Below you'll find a story about the first day of school for Anne Greenwood , a current WorldTeach volunteer in Thailand. Quickly, she learns that cultural norms and habits are all relative to the environment. Learn about proper Thai greetings and why the proper "Wai" matters, below.When I woke up this morning, it was still dark out. I carefully exited my mosquito net to turn off my both alarm and the air conditioning unit at 5:30 while the birds were starting to chirp and the motorcycle repair shop across the street was already starting work for the day (less pastoral). I’ve been trying to remain hydrated, so I like to get my water bottle and climb back into bed to drink it. And by bed, I mean “Thai rolling mattress on top of a rock solid mattress ensconced in a mosquito net”. It’s not fancy, but I’m sure it’s great for my back or something like that…
Now that I have a coffee maker, I can make real coffee to drink on my balcony. This morning I ate my breakfast and caffeinated myself while reviewing my lesson plans for today. I’m not an experienced enough teacher yet to make a plan and have it come to life in the classroom! Instead, I read over my plan while mentally rehearsing what exactly I am going to say and trouble-shoot any problem areas. I try to come up with alternate phrasing for instructions, ways to make the lesson easier or more difficult, and what I’m going to do if everything falls apart. Then I attempted to look polished enough to meet everyone’s expectations (the key is adding a braid or twist to make your hairstyle look more complicated and putting on lipstick).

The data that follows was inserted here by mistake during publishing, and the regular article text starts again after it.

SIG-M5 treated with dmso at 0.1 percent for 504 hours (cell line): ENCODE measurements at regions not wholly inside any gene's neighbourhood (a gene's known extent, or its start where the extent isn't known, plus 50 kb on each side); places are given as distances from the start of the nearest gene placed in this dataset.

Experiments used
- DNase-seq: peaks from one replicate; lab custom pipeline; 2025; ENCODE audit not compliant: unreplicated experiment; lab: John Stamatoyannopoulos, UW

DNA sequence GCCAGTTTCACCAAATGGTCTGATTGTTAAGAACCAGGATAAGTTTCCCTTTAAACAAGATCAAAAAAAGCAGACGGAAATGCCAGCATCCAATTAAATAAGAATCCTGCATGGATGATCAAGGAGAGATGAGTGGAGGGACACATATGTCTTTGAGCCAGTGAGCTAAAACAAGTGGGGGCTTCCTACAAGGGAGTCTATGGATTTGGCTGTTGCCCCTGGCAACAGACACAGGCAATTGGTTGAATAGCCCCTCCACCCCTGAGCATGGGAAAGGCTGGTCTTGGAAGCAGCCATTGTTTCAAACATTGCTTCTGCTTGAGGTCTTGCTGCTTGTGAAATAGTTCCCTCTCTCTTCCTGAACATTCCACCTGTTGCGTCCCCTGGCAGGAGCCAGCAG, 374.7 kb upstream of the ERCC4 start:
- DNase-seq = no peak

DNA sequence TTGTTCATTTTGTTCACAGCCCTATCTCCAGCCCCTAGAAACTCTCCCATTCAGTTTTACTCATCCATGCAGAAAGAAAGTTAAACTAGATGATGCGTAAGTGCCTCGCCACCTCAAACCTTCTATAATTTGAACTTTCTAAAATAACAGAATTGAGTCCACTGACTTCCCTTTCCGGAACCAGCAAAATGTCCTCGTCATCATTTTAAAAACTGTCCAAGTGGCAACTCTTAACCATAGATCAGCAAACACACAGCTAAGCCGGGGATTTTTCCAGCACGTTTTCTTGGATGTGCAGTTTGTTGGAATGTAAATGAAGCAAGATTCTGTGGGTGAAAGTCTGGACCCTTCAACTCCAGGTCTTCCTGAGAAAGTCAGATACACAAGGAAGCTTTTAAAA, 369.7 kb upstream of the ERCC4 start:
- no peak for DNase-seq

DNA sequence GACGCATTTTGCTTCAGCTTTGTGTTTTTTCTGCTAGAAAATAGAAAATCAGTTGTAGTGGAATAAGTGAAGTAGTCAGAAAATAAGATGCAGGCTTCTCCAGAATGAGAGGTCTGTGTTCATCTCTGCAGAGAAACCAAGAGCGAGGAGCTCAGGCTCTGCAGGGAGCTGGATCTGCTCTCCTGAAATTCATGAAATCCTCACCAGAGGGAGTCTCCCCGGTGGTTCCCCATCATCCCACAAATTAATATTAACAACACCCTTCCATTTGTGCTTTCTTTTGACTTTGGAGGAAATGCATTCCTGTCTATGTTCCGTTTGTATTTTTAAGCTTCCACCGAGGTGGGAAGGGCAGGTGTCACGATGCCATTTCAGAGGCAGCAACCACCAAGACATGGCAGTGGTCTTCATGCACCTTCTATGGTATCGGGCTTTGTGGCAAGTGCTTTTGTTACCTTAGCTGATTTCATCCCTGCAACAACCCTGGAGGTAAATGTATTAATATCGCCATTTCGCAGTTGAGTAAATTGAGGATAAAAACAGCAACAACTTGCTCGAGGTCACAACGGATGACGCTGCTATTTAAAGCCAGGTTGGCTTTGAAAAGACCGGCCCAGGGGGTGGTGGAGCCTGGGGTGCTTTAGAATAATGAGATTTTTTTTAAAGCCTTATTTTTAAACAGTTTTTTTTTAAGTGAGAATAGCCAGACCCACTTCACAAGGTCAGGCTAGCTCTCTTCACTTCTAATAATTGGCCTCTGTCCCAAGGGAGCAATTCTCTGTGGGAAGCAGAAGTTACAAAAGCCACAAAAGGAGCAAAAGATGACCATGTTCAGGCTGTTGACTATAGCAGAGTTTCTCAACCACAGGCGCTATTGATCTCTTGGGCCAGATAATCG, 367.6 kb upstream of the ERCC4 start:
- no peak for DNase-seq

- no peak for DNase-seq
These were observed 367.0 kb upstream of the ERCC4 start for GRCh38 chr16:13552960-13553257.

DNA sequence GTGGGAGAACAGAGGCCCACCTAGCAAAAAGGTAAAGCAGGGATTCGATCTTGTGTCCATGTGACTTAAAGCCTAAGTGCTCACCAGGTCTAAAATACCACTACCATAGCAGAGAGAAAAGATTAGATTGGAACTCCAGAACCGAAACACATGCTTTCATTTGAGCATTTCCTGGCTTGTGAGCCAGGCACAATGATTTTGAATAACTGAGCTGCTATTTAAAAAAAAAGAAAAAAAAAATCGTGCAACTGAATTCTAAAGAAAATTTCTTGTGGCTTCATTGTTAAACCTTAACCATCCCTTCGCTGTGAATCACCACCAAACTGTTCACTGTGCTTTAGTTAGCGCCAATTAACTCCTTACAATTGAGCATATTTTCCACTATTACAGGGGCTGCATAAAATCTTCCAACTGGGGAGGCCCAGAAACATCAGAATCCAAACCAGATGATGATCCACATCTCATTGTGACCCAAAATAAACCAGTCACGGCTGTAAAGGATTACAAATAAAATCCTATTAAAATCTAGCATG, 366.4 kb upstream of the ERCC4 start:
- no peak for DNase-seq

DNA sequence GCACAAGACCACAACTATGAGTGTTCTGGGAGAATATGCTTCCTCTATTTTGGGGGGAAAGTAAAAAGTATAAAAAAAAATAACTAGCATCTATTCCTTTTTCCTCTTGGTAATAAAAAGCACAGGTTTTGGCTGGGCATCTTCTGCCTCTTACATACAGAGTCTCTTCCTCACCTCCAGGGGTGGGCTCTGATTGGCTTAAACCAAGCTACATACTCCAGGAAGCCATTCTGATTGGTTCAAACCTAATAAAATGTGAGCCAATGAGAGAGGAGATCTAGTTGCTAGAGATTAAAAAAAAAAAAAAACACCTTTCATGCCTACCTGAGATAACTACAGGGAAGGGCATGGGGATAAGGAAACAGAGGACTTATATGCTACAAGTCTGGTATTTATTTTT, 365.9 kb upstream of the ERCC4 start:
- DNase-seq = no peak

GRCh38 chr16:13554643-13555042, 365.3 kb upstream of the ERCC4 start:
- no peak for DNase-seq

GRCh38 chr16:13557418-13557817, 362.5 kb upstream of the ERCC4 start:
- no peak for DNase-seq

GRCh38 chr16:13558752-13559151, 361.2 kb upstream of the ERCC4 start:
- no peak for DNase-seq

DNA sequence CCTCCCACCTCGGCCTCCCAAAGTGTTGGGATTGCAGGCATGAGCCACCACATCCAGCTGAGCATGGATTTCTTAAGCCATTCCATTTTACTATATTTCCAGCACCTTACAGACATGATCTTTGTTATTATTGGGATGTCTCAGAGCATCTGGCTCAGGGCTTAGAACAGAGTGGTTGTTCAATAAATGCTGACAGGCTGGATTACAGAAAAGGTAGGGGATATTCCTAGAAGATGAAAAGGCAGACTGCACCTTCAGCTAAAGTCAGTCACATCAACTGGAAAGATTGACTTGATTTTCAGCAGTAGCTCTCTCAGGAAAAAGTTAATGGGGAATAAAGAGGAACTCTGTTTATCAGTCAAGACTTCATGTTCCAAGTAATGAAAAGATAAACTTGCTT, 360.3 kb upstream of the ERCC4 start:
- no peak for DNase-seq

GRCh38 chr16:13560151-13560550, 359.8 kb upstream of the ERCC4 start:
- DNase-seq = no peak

School starts with an outdoor assembly from 8-8:30 where we sing the national anthem, say a prayer, and more talking in Thai happens but I don’t understand what’s happening. But today was my first day greeting students. And I’ll be completely honest: when I was told that we would stand at the front gate and greet students as they came in I thought that was an utter waste of time. Why couldn’t I circulate around the clusters of students while they wait for assembly? Why couldn’t I start a game or activity? But today I could see the value in my actions. In Thailand, a proper greeting consists of putting your hands together in a “prayer” position and raising them to an appropriate level in what is known as a wai. The higher the wai, the more respectful. I wai my coworkers with my index fingers at chin height, my boss or older members of the community at nose height, and monks at forehead height. I also lower my head and lean forwards. Students wai me and bow their heads and I return their wais, but not all teachers do. Unbeknownst to me, when the students enter the school grounds they wai to the Buddha statue on one side of the driveway, and wai a group of students and teachers, who return their greeting.
It doesn’t sound like much, but as I repeated this greeting over and over, I felt how this process of mutual respect shapes life here. When I ride my bike anywhere, there’s a trail of questions that follow: “Where are you going?”, “Where are you coming from?”, “What did you buy?”. I manage to say good morning to most of my co-workers everyday, and they ask “What did you eat for breakfast?”. The welcoming words might not be what I’m used to, but the sentiment is there. I hope your week starts off in an equally kind and gentle fashion:)